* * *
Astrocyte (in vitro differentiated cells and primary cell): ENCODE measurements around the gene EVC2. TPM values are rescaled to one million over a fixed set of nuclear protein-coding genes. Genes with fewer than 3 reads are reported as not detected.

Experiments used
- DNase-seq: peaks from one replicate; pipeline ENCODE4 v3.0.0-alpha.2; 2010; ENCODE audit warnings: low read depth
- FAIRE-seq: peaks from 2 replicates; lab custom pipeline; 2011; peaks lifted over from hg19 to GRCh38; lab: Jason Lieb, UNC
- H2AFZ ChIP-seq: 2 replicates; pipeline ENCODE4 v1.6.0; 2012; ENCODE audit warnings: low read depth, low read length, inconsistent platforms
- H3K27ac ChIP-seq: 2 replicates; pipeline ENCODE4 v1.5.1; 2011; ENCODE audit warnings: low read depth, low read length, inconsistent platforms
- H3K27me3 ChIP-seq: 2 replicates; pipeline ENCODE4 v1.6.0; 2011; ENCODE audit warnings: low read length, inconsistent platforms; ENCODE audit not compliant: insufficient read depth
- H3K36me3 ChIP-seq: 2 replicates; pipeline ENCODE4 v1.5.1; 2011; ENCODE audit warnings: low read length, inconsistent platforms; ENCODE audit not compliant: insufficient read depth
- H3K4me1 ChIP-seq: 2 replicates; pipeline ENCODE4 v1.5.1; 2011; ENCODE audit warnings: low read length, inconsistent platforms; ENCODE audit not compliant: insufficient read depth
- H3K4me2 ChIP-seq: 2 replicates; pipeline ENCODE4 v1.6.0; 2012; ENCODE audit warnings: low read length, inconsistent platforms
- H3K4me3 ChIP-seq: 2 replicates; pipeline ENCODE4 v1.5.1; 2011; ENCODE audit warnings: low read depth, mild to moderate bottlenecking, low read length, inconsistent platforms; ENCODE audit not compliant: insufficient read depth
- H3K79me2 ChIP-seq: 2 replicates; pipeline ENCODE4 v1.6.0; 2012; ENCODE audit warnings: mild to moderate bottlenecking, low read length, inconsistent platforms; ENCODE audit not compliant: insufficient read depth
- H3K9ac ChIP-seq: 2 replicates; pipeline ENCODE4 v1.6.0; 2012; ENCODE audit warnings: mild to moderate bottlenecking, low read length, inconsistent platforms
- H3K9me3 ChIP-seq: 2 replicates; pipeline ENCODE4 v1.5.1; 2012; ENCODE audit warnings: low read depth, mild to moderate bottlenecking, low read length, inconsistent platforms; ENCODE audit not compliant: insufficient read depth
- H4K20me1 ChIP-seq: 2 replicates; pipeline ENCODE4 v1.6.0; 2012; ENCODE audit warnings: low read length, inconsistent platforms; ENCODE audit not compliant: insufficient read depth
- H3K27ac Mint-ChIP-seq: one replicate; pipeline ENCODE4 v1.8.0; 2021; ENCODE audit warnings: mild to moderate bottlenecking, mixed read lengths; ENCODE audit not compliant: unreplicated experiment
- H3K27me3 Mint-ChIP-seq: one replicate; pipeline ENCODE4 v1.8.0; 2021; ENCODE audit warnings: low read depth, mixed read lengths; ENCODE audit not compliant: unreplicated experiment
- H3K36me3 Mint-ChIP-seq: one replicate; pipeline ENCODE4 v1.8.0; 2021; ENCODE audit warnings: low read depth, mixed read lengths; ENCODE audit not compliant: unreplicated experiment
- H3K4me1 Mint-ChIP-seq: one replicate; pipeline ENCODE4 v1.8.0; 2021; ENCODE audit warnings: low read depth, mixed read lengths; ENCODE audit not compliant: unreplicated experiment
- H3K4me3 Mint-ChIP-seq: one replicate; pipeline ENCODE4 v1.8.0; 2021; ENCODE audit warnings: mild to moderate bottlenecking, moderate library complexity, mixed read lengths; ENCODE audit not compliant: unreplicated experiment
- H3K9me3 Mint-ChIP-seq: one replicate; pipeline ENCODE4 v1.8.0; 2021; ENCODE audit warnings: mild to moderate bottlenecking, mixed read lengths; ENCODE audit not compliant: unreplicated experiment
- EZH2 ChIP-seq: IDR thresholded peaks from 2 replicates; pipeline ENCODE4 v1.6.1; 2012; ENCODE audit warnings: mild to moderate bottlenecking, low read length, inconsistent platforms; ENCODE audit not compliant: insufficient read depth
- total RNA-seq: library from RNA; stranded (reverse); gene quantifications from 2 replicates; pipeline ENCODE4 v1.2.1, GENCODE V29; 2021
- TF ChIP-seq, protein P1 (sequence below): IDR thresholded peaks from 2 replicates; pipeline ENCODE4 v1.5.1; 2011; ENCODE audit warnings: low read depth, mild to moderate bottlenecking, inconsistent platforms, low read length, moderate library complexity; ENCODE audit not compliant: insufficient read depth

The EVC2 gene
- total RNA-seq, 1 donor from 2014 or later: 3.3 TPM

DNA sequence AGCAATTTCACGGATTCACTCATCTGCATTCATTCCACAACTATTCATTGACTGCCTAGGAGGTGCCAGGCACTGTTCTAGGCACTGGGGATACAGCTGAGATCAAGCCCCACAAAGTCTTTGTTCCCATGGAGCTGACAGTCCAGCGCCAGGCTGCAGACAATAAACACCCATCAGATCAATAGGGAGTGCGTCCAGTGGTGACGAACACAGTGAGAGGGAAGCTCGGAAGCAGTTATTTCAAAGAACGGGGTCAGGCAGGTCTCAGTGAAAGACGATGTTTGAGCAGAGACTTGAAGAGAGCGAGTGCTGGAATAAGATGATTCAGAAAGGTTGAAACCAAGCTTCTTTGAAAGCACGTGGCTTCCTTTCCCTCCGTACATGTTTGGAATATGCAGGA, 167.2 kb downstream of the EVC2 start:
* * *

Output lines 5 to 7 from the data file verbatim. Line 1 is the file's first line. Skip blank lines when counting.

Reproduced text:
- H2AFZ ChIP-seq: 2 replicates; pipeline ENCODE4 v1.6.0; 2012; ENCODE audit warnings: low read depth, low read length, inconsistent platforms
- H3K27ac ChIP-seq: 2 replicates; pipeline ENCODE4 v1.5.1; 2011; ENCODE audit warnings: low read depth, low read length, inconsistent platforms
- H3K27me3 ChIP-seq: 2 replicates; pipeline ENCODE4 v1.6.0; 2011; ENCODE audit warnings: low read length, inconsistent platforms; ENCODE audit not compliant: insufficient read depth